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2001: Hot cure for cold plugs
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Published March 7, 2012

Direct electric heating of pipelines replaces the use of chemicals on the seabed, saving billions of kroner on the continental shelf.
 

Pipelines with a system for direct electric heating (DEH). The power supply cables (black) run parallel to the risers (yellow) and are connected to the DEH cables on the seabed. Illustration: Nexans


How can we prevent ice-cold plugs from forming in Norway’s arteries on the seabed? Ths question was the backdrop for a joint effort by Norwegian scientists and industry to develop a system for direct electric heating.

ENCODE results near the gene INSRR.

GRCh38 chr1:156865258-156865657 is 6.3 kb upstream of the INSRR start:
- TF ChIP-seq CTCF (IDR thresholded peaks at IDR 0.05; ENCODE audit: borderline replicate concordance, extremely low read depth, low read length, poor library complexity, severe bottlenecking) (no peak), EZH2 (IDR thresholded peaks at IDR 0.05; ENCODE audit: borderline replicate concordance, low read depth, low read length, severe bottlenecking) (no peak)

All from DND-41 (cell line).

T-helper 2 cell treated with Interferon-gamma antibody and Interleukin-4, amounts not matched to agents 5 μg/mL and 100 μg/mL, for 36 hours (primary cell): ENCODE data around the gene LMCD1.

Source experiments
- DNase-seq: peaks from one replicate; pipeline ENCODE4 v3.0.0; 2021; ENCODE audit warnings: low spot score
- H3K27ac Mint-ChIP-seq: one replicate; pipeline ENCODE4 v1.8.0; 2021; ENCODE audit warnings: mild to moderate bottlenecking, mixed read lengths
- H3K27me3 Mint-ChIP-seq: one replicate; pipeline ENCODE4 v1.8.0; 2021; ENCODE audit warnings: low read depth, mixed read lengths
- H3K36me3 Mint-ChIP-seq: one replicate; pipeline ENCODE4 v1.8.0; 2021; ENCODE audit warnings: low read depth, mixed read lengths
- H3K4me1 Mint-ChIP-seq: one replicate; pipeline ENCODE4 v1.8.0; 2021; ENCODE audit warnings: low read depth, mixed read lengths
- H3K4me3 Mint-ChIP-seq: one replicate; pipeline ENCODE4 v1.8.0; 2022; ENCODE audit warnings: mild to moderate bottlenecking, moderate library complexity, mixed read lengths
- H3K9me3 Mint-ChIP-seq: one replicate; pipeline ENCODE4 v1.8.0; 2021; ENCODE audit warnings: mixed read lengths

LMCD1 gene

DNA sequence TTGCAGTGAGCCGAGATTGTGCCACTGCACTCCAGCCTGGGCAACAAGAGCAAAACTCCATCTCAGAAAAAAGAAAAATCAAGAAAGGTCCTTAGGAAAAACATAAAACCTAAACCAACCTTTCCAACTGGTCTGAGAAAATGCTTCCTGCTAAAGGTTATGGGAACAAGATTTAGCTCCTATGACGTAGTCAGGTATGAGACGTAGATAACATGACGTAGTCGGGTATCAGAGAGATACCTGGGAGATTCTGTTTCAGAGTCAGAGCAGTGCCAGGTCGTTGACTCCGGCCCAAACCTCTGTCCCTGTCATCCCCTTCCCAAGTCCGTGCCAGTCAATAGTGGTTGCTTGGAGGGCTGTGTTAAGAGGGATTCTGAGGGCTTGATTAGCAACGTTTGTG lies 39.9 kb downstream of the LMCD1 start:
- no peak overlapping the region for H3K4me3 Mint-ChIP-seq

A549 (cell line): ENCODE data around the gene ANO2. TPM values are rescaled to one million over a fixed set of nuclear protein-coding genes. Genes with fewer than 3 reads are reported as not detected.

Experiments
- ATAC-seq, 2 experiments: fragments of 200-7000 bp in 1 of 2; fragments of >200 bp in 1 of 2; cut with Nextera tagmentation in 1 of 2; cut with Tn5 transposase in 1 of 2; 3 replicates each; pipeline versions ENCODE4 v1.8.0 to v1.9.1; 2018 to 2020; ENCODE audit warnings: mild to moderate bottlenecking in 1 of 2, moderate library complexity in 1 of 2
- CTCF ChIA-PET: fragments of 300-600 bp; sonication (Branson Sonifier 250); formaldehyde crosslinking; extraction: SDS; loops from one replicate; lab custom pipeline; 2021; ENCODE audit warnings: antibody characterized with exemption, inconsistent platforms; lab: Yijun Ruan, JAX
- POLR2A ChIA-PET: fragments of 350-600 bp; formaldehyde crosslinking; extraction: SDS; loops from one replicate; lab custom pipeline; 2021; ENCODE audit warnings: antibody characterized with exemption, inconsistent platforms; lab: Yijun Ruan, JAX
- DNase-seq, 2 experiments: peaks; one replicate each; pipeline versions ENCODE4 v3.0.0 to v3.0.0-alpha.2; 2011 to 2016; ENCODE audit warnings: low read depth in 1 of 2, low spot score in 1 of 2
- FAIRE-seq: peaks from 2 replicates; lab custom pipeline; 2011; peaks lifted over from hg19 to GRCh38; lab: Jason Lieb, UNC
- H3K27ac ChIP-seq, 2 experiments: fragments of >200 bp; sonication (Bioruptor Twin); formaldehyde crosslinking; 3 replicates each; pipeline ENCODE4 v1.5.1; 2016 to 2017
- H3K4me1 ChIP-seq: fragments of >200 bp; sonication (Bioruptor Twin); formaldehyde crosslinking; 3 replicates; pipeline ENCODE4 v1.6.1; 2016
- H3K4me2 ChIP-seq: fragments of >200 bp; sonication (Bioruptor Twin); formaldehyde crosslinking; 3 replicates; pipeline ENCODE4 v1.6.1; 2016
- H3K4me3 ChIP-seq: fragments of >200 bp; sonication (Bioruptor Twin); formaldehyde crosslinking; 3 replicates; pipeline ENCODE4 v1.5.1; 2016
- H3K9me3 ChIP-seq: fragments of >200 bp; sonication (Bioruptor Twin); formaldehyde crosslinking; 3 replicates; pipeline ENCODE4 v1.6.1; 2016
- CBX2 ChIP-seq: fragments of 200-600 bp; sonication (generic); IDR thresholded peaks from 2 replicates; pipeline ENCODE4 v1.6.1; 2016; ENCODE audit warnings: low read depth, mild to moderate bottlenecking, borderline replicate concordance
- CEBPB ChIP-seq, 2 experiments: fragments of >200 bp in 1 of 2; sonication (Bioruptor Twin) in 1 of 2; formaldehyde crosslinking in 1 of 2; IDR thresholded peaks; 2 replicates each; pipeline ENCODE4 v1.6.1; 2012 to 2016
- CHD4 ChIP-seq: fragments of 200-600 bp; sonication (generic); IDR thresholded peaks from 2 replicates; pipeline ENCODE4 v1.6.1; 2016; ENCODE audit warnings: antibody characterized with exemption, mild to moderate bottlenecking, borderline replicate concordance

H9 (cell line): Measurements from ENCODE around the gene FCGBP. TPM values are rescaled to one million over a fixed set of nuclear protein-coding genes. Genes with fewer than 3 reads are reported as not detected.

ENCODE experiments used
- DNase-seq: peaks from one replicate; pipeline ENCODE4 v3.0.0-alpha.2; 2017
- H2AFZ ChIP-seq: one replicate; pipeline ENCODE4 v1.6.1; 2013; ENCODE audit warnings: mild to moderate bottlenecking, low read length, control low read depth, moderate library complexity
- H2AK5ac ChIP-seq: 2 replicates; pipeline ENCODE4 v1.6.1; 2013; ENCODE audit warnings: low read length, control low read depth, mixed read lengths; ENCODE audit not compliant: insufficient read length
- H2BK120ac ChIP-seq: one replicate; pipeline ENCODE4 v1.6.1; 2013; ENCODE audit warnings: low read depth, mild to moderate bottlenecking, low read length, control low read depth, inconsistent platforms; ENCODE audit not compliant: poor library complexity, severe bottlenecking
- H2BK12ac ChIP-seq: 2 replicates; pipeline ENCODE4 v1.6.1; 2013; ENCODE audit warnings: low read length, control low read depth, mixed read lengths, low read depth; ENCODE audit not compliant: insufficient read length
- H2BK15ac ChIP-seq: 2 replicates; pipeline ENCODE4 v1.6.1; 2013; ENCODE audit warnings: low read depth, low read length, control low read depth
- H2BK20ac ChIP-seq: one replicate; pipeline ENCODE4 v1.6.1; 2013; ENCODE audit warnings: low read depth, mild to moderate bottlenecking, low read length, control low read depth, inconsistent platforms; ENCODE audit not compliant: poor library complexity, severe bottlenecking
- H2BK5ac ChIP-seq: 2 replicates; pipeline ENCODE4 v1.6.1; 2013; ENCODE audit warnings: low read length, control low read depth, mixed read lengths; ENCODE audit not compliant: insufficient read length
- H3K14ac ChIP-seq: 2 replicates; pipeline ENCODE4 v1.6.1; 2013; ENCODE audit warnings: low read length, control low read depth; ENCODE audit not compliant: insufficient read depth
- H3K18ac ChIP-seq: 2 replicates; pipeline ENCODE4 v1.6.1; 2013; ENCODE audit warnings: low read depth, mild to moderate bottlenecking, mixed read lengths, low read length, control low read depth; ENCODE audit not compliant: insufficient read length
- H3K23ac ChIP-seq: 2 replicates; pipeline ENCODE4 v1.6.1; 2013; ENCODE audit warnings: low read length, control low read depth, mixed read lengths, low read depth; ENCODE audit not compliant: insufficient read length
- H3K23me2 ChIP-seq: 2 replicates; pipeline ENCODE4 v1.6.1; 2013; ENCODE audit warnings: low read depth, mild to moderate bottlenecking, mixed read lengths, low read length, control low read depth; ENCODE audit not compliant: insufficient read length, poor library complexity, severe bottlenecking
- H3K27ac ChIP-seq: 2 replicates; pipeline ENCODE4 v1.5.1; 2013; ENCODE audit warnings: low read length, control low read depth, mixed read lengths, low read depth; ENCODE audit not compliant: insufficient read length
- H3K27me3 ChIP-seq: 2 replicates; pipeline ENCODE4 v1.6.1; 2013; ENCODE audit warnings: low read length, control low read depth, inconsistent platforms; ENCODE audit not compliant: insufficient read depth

The system was designed and installed in order to prevent ice-like gas hydrates and waxes from blocking the pipelines that carry oil and gas from subsea fields ashore or to platforms on neighbouring fields. 

The solution was the result of cooperation between Statoil, SINTEF and the Norwegian cable manufacturer Nexans.


Billions saved

The heating system has already been brought into use on eight Norwegian offshore fields.

In 2010, Statoil announced that DEH had saved the company billions of kroner on the Norwegian continental shelf.


Eliminates expensive extra pipelines

The oil companies have traditionally sent “anti-freeze” through their pipelines together with the oil, gas and water flow from wells. In long pipelines, this was a continuous process, while in shorter ones it was only carried out during shut-downs.

Extra pipelines were needed to bring the chemicals out to the subsea installations.

Such expensive pipelines are no longer required when the DEH system has been installed. This is the most important factor in reducing costs.